Sunday, January 12, 2014

Yennayer and the influence of writing on oral tradition

Aseggas ameggaz! Today (12 January), many Algerians are celebrating Yennayer, the start of the Berber New Year. Nowadays this seems like a quintessential example of the stubborn maintenance of authentic popular tradition in the mountains, defying pressure from religious scholars and governments. The reality, however, is more complex. It's true that many North African Islamic scholars have been condemning New Year's celebrations since at least the 11th century. But this should not obscure the fact that the Berber calendar itself has been maintained, for most of its history, by literate North African scholars writing mainly in Arabic, not just by oral tradition – and even the orally transmitted month names derive partly from written tradition.

This calendar, originally Julian, is of obvious Latin origins (the Kabyle forms of the month names are Yennayer, Furar, Meɣres, Yebrir, Yunyu, Yulyu, ɣuct, Ctember, (K)tuber, Nu(ne)mber, Duǧember/Buǧember). But it is fairly widely found in medieval Arabic writing, starting as early as the 10th-century Andalusi book al-`Iqd al-Farīd, which quotes the doctor Isḥāq ibn `Imrān of Qayrawān giving health advice for each month:

So in Yennayer drink strong drink each morning; in Fubrayr do not eat chards [...] in Nubambar do not enter the bathhouse; in Dujambar do not eat rabbit.
فيفي شهر يناير تشرب شراباً شديدياً كل غداة. وفي شهر فبرير لا تأكل السلق. وفي مارس لا تأكل الحلواء كلها وتشرب الأفسنتين في الحلاوة. وفي أبريل لا تأكل شيئاً من الأصول التي تنبت في الأرض ولا الفجل. وفي مايه لا تأكل رأس شيء من الحيوان. وفي يونيه تشرب الماء البارد بعد ما تطبخه وتبرده، على الريق. وفي يوليه تجنب الوطء. وفي أغشت لا تأكل الحيتان. وفي سبتمبر تشرب اللبن البقري. وفي أكتوبر لا تأكل الكراث نيئاً ولا مطبوخاً. وفي نبنبر لا تدخل الحمام. وفي دجنبر لا تأكل الأرنب. (source)
Note that he uses the month names 'Aghusht (August) and Dujambar (December), aligning him firmly with the North African month name tradition rather than those of other Arabic-speaking regions. In such works, the calendar is usually called `ajami, as in the 12th-century history of Ibn Ṣāḥib al-Ṣalāt:
...he returned to Marrakech on the morning of Saturday 11 Rabī` II (sic, should be Rabī` I), corresponding to the `Ajamī date 15 Yennayer, of the year 561.
فكان وروده حضرة مراكش ضحوة يوم السبت الحادي عشر من ربيع الآخر الموافق للخامس عشر من يناير العجمي من عام واحد وستين وخمس مائة. (source)
It's a lot easier to keep a calendar if you know how to read and write, and Coon's account of traditional Riffian Berber society make it clear that, there at least, the local religious scholar was charged with this duty:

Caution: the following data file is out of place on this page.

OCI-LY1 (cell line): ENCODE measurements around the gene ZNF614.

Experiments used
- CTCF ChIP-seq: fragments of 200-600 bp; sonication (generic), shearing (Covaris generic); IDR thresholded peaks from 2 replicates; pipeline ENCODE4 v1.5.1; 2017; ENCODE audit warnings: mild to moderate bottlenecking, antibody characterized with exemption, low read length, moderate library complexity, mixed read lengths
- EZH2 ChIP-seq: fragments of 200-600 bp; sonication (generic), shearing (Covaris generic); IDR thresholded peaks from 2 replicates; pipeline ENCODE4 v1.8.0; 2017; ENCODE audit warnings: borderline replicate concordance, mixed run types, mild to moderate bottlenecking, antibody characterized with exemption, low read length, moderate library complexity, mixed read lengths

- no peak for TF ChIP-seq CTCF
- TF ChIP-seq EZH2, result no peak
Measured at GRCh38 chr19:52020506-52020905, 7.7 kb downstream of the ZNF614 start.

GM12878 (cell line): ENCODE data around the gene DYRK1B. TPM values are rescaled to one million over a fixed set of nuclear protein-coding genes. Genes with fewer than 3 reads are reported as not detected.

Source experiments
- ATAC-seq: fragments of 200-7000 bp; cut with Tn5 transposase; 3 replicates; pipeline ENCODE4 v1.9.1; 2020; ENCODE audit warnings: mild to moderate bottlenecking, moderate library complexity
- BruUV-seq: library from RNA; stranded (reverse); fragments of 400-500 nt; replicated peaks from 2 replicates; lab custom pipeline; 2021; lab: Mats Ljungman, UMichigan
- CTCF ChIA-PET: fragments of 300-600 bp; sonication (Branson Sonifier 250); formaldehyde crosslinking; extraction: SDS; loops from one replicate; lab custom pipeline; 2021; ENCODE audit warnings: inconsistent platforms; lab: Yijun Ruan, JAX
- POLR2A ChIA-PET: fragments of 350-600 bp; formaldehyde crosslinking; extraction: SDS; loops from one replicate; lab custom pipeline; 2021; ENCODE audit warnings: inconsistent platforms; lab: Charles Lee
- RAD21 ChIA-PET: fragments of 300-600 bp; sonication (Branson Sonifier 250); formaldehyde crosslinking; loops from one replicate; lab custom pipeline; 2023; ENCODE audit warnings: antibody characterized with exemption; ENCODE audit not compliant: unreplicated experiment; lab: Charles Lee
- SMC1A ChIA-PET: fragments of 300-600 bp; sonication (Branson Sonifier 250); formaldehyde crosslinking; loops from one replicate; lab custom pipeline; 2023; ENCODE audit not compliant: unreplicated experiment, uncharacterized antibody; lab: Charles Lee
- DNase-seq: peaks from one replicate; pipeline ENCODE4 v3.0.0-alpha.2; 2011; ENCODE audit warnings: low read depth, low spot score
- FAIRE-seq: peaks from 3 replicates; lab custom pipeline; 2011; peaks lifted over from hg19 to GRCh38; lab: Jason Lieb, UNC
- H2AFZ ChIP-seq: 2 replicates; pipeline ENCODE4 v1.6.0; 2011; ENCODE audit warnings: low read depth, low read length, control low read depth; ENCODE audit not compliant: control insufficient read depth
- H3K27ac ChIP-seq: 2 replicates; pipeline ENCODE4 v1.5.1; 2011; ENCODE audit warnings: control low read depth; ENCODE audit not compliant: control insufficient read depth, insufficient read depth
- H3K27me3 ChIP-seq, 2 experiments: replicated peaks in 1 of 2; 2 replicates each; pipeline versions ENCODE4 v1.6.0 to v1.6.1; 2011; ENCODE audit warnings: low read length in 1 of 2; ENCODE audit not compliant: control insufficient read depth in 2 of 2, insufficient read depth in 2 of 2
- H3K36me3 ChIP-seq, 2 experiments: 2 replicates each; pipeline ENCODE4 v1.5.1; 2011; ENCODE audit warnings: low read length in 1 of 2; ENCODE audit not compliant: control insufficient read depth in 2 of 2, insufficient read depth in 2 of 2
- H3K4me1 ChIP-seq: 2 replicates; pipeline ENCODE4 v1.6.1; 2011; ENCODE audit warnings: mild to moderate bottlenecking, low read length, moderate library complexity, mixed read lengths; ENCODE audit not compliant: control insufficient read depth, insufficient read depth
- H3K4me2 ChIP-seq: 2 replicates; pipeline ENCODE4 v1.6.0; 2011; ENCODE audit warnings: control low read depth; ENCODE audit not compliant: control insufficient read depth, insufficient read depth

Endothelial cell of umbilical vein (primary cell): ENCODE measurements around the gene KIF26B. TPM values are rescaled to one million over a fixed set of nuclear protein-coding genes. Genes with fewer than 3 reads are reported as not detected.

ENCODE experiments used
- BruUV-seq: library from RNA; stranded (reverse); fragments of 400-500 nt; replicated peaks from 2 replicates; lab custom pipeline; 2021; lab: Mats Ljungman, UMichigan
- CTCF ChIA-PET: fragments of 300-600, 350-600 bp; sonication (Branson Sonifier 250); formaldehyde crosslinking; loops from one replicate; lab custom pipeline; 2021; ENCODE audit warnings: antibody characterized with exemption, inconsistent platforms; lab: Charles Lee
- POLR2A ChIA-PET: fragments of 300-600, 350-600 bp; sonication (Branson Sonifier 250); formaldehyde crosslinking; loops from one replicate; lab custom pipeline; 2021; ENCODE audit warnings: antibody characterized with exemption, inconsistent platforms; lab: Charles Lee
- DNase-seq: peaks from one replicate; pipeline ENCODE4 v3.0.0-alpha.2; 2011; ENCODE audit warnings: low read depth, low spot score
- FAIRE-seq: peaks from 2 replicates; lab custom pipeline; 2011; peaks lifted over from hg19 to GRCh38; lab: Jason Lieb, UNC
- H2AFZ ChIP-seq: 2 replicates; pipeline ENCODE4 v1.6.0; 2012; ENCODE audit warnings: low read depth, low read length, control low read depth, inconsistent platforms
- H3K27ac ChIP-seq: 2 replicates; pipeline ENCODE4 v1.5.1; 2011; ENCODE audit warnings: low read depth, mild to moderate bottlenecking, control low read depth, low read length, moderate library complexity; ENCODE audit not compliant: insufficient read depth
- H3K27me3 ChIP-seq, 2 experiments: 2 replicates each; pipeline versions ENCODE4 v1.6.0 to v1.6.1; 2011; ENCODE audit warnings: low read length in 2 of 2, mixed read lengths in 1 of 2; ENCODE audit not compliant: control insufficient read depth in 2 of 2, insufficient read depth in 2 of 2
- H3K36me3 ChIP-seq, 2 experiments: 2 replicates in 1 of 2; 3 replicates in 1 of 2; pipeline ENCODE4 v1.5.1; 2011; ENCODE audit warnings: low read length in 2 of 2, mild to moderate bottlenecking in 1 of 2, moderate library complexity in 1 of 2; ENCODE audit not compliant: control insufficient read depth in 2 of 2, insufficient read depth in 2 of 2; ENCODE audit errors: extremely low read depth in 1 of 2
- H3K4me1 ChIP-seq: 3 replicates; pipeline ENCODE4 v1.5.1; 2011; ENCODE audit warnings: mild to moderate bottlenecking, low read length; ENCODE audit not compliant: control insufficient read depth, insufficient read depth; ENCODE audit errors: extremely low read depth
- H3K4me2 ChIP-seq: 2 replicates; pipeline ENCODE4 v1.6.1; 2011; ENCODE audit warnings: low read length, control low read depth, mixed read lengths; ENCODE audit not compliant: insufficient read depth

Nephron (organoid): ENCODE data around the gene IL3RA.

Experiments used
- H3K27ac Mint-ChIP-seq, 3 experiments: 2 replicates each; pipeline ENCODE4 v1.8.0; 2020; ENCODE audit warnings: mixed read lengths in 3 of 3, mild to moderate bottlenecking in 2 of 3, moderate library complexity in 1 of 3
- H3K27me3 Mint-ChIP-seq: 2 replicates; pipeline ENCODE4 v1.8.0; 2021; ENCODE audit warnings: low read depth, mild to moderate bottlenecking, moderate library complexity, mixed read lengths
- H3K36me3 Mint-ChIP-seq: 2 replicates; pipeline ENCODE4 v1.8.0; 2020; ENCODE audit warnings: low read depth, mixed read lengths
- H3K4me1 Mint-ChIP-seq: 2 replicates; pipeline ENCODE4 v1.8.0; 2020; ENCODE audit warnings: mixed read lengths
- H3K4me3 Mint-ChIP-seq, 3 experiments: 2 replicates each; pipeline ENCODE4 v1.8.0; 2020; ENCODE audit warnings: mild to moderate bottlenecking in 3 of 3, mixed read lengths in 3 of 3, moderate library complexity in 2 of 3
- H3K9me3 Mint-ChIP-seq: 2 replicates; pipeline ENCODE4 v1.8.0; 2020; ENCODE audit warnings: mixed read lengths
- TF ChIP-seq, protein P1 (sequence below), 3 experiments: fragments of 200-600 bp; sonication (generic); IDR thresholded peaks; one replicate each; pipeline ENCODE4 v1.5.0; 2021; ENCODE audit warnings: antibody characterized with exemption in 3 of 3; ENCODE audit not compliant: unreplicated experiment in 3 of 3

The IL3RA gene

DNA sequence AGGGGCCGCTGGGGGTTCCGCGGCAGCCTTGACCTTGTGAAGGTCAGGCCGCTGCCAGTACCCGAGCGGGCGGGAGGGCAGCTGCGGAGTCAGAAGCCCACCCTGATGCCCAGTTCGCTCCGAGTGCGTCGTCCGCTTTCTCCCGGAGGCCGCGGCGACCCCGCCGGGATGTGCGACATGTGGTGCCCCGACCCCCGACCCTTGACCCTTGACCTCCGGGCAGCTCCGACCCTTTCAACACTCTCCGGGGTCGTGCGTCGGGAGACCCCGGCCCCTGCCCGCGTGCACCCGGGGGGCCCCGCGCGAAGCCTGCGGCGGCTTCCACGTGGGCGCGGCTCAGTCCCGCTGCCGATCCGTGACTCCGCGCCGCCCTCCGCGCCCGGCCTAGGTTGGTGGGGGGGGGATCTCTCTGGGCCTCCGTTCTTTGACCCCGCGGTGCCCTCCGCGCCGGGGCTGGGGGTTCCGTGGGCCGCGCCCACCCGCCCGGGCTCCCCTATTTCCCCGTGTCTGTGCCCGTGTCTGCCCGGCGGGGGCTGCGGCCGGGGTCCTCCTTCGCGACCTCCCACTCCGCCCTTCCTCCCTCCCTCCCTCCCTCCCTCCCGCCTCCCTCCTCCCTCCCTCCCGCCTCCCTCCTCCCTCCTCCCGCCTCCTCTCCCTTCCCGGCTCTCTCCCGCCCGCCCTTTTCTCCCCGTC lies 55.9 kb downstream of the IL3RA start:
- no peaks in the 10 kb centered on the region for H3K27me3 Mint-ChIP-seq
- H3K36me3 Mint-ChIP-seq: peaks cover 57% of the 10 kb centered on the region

Agriculture in the Rif and in the Senhaja country is conducted on the basis of the old Roman calendar, the names of the months surviving in a form very little altered from its original character. I was unable to transcribe these names exactly since I could find no one who both knew them and was willing to reveal them. Knowledge of them is confined to the fḳih, the preceptor or religious head of each group of villages, and to his students. The fḳih, while delivering sermons at the mosque on Fridays, reveals the agricultural program for the following week and tells the farmers just what activities the season merits. To reveal this calendrical system and the agricultural annotations that go with it would be to relinquish a part of the awe in which the religious leader is held. (Coon 1931:49)
Writing not only helped preserve this calendar, but affected its form. In parts of Morocco, June and July are not called Yunyu and Yulyu, as elsewhere, but Yunyuh and Yulyuz. The distinction is impossible to explain from Latin, where they are simply Iunius and Iulius. The first academic article to explain it seems to be Van den Boogert (2002), who shows that the new names are based on a neat mathematical trick.

If you know the date and the day of the week for 1 January, how would you go about figuring out the day of the week of any given date in the year? Well, 1 February is 31 days later; take away four weeks (28 days), and you get 3, so it must start on a day of the week three days later than 1 January. Repeat that procedure for each month in turn, and you get how many days of the week later than 1 January each of them starts. But that's tedious work even with a calculator, much less without it, and if you plan to do it at all often, you'd better just memorise the figures – February starts 3 weekdays later than January, April starts 6 days later, etc. But how can you make it easier to associate 12 numerals with 12 different months?

In Arabic, letters of the alphabet can be used as numerals, following the same old order used in Hebrew and Aramaic: a = 1, b = 2, j = 3, d = 4, h = 5, w = 6, z = 7, ḥ = 8... So what some unsung calendricalist did was tack the appropriate numbers onto each month name, setting the weekday of 1 January = a, as in this medieval Moroccan example: innayr-a, fubrayr-ad, marṣ-ad, abrīl-az, mayyu-b, yunyu-h, yulyu-z, ghusht-aj, shutambir-aw, aktubar-aḥ, nuwambir-ad, dujambir-aw. Memorise this list, and you're sorted. And, as a bonus, it gives you a way to better distinguish the dangerously similar-sounding month names Yunyu and Yulyu.